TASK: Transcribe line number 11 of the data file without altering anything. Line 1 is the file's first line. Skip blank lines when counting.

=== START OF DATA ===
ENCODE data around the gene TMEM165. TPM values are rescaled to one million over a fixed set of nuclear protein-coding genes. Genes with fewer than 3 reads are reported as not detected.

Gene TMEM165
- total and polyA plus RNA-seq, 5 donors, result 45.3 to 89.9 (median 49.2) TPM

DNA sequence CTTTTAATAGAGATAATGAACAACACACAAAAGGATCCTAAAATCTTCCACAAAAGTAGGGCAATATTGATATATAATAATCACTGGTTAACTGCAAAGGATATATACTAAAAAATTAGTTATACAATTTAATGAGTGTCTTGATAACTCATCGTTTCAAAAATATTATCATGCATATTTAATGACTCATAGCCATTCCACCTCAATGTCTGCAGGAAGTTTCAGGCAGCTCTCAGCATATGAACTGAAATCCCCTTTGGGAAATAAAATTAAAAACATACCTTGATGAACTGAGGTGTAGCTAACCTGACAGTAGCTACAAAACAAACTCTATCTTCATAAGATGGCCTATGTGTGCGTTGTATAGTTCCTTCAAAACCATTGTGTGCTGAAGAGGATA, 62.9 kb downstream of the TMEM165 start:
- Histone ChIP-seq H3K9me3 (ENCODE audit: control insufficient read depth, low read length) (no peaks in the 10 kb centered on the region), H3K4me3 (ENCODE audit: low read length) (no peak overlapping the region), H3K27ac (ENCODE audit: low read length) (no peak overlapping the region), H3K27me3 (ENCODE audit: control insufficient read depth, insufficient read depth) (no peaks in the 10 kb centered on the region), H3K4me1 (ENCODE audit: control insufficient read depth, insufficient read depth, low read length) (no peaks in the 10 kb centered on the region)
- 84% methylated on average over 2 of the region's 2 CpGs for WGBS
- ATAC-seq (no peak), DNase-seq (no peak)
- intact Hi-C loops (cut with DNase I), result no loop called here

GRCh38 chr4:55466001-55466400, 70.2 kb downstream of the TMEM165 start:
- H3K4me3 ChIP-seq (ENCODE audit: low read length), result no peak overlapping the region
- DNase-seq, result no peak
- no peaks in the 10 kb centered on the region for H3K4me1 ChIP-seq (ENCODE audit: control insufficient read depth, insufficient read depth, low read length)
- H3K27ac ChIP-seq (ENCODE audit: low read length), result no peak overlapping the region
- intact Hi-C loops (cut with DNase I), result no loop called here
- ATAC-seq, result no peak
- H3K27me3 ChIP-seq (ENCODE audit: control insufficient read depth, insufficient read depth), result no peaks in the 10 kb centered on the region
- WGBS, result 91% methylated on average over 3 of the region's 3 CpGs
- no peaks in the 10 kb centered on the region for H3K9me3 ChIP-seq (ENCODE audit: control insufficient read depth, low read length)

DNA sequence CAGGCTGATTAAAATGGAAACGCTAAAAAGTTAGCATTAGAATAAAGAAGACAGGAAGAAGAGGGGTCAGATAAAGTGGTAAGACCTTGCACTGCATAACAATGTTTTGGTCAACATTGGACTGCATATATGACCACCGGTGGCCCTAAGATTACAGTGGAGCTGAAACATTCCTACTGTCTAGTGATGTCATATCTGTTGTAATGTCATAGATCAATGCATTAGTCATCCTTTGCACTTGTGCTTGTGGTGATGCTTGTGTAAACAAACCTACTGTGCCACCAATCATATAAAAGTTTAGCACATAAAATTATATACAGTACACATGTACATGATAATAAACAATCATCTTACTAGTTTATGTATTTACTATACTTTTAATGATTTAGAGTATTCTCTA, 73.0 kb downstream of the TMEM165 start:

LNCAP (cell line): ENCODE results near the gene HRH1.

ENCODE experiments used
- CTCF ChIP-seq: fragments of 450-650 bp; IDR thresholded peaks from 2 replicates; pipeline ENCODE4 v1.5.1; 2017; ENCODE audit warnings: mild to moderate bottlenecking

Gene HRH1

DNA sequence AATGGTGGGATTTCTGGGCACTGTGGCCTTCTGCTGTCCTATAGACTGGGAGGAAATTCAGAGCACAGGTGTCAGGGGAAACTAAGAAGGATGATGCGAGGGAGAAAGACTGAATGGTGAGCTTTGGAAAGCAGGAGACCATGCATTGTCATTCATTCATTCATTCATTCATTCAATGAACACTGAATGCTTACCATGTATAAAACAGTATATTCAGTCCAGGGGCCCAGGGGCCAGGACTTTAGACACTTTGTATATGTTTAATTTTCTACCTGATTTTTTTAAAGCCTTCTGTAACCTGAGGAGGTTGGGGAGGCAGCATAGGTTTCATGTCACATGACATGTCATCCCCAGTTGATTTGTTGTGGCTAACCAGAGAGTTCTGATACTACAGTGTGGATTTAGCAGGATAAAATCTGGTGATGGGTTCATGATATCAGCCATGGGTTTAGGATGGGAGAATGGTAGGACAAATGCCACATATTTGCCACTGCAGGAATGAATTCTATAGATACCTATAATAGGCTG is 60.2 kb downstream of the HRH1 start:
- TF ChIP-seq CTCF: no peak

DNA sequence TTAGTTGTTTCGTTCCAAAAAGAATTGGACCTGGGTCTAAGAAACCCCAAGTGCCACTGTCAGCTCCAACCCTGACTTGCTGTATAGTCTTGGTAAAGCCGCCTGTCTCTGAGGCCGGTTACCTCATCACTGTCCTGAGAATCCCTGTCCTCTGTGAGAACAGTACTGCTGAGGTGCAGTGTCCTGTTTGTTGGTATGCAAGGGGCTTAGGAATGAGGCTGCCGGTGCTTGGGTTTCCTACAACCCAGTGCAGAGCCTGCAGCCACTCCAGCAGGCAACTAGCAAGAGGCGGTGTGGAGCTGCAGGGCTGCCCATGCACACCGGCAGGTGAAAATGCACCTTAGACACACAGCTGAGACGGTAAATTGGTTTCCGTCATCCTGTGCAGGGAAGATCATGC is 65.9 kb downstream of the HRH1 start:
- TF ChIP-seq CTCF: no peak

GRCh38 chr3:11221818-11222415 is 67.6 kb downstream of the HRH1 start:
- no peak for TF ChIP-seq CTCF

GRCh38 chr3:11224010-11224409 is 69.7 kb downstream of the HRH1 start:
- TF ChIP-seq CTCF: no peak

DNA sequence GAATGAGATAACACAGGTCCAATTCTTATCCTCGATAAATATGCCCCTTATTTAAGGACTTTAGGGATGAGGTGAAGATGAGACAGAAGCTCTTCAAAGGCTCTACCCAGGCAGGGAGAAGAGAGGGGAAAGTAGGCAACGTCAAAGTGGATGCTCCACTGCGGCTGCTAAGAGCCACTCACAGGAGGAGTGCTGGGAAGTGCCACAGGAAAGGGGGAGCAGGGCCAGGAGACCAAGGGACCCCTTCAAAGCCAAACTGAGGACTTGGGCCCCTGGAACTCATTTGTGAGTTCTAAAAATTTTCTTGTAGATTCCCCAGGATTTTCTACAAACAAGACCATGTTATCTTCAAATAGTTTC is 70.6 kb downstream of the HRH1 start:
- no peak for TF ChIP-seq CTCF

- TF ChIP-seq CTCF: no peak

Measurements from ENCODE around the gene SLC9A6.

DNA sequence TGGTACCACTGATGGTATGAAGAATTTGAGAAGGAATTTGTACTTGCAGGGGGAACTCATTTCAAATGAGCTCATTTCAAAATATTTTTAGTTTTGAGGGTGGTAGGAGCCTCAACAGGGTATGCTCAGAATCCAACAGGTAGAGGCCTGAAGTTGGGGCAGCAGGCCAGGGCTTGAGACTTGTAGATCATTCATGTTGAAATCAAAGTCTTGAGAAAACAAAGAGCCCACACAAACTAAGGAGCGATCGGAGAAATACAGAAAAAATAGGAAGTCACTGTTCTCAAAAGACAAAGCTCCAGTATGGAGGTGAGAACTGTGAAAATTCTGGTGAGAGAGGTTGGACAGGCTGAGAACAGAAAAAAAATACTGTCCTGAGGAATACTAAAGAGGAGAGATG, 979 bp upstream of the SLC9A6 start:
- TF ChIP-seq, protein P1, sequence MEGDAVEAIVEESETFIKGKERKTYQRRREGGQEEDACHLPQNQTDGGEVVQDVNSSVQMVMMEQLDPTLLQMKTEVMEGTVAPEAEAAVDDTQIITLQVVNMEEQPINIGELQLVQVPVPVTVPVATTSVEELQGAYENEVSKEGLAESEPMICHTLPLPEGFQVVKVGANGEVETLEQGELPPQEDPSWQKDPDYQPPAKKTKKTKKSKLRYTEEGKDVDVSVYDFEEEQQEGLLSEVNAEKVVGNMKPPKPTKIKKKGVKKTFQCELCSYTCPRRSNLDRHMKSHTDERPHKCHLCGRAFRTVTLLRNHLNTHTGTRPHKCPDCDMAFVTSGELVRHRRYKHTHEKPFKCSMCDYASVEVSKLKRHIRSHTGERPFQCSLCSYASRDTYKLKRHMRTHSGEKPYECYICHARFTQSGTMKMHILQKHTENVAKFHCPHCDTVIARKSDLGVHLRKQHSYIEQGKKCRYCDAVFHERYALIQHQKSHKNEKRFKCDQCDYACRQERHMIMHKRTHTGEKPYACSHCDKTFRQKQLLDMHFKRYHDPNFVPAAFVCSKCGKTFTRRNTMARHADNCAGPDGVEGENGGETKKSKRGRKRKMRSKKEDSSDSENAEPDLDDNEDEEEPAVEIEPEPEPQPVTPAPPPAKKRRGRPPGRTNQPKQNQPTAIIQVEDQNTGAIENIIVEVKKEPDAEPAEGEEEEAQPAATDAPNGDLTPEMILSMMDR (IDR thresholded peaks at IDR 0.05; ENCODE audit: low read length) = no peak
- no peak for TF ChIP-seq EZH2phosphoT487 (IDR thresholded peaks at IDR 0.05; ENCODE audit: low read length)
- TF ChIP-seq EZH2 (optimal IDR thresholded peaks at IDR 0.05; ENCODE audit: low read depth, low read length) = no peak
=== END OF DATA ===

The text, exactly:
- DNase-seq, result no peak